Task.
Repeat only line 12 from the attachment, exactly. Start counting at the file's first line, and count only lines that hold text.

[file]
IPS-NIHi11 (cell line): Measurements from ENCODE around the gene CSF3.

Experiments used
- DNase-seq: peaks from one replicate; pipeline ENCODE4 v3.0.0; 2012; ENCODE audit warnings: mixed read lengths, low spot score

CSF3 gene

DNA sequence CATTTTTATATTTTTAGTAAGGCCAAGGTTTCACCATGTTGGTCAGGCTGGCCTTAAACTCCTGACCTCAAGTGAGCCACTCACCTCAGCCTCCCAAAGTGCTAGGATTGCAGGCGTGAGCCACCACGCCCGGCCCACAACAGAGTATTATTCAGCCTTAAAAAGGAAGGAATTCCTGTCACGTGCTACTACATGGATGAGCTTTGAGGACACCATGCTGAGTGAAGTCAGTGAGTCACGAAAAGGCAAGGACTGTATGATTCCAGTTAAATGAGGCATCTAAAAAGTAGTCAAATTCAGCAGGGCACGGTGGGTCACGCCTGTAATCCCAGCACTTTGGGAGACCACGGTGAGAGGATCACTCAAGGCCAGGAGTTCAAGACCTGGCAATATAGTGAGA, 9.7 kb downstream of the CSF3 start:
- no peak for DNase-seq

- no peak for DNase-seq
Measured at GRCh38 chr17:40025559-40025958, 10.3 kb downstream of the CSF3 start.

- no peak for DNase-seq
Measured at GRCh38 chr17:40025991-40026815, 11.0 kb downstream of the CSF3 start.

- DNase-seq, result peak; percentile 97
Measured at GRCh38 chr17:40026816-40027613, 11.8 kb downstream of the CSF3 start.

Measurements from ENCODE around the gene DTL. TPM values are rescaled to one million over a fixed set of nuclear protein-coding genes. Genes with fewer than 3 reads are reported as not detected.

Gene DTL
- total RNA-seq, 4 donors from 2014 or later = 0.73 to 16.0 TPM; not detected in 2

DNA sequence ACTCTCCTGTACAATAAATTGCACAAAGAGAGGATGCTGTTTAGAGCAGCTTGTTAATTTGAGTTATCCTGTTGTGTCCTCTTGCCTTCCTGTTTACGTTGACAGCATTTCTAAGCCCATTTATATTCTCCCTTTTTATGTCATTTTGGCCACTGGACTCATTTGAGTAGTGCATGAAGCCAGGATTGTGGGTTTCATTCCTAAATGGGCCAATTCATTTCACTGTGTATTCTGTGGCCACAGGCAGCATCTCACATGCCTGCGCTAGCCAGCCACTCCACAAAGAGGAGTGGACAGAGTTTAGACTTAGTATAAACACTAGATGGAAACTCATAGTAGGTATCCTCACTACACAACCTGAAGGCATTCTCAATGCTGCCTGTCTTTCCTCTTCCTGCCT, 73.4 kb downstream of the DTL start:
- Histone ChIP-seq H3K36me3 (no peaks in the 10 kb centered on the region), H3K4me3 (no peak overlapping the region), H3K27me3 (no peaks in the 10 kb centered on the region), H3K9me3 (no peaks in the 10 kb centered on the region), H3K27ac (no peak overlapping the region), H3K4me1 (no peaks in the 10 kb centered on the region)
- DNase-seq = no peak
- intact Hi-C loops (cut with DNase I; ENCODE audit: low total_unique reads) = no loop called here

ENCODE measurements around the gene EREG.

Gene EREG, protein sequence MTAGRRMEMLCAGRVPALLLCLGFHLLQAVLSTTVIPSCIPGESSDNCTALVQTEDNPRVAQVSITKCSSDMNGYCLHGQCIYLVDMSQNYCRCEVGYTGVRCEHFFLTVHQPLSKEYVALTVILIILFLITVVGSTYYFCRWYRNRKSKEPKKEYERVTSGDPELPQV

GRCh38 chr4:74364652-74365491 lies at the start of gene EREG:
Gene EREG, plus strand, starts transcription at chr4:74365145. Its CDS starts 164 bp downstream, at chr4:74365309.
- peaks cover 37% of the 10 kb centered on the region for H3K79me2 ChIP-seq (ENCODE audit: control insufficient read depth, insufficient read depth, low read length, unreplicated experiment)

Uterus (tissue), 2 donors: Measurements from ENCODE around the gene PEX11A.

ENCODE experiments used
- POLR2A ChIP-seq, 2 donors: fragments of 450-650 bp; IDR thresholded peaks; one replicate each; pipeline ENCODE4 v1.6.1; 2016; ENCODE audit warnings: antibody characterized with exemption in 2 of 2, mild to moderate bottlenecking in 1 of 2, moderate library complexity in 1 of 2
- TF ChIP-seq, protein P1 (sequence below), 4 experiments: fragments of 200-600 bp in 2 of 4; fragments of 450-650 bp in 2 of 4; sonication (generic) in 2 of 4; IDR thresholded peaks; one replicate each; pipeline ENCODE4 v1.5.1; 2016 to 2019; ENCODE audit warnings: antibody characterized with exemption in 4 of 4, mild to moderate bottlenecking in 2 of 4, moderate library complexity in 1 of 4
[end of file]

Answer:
Measured at GRCh38 chr17:40026816-40027613, 11.8 kb downstream of the CSF3 start.